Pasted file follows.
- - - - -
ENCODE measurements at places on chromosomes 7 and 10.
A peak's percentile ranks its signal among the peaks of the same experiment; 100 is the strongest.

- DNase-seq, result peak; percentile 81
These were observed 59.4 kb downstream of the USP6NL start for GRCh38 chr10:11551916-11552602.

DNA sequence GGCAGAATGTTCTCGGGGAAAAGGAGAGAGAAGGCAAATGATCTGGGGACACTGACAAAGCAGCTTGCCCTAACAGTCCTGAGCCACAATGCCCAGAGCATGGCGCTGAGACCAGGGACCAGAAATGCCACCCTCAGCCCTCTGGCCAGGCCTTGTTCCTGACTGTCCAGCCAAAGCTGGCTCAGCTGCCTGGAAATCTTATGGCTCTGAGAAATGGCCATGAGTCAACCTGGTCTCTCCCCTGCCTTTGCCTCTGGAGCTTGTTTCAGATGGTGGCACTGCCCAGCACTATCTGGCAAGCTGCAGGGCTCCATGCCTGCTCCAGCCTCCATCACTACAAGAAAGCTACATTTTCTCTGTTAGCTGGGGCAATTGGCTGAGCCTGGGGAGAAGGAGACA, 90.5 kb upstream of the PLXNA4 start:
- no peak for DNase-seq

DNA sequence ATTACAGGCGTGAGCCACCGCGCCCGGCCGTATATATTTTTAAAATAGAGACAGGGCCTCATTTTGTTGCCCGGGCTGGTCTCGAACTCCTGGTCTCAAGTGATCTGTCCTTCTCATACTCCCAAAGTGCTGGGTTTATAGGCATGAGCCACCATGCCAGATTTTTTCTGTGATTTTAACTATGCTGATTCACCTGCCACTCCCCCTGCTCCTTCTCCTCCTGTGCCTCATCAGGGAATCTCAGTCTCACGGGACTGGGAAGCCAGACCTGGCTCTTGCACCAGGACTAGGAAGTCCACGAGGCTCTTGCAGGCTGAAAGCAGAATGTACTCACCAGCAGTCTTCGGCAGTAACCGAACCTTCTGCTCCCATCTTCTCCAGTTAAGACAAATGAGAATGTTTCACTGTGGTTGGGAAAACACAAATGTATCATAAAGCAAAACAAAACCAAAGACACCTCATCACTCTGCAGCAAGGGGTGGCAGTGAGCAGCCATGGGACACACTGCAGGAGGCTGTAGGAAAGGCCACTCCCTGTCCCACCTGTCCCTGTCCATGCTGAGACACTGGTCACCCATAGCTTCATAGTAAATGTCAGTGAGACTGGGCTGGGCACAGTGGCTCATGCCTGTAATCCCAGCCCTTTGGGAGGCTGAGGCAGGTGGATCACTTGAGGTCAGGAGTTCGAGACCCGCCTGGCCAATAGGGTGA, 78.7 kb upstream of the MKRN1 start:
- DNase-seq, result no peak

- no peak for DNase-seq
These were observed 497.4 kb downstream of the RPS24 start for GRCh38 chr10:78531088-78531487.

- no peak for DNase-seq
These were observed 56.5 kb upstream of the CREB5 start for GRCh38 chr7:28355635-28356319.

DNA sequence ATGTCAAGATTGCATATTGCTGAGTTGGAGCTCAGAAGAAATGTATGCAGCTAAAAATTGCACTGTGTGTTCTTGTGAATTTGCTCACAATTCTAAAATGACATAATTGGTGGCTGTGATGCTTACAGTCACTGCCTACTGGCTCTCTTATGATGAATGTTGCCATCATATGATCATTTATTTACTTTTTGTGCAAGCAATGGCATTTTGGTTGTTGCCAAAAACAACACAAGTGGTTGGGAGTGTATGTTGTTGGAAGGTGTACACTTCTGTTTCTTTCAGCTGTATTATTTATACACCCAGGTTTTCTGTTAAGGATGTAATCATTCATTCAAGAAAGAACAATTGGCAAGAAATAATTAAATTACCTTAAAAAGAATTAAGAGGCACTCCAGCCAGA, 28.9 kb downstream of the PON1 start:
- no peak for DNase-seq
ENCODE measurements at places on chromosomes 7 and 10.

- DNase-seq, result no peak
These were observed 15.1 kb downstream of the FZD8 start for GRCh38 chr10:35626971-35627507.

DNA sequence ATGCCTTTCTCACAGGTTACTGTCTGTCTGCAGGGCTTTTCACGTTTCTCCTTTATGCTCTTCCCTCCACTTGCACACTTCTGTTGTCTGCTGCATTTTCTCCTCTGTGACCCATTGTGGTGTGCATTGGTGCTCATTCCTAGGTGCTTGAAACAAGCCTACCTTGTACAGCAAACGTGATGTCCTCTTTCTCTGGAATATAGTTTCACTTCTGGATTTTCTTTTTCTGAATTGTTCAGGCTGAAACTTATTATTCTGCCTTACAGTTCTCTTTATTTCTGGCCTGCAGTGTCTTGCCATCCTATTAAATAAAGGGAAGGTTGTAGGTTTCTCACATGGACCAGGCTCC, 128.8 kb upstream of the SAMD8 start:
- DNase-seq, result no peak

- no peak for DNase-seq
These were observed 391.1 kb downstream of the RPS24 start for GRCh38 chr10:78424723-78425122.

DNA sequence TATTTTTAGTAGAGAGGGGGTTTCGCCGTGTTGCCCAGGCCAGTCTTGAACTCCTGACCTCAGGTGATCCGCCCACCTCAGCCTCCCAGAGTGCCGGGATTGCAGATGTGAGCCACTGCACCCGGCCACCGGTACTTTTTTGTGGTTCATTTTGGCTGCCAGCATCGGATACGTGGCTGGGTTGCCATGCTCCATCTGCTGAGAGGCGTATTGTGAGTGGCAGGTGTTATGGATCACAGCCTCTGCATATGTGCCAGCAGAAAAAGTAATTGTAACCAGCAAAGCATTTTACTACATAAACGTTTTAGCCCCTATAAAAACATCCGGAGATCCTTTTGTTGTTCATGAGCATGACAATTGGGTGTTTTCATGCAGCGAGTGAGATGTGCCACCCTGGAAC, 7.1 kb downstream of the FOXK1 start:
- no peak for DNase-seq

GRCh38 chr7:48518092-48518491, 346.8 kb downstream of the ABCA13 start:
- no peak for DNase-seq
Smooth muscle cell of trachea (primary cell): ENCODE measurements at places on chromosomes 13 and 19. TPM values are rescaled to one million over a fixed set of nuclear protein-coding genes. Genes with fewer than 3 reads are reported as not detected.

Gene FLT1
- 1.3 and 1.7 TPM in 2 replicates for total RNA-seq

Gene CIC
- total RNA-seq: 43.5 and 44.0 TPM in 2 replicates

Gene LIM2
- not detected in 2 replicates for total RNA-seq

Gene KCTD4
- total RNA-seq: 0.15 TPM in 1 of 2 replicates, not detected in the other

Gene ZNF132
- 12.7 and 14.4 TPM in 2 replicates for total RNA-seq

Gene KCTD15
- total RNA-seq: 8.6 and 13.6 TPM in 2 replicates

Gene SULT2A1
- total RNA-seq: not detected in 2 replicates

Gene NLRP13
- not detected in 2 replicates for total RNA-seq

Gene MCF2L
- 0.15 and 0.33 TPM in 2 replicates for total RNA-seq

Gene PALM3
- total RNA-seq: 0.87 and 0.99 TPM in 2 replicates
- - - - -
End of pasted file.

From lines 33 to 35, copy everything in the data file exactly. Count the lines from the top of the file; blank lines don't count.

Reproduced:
Gene KCTD4
- total RNA-seq: 0.15 TPM in 1 of 2 replicates, not detected in the other

Gene ZNF132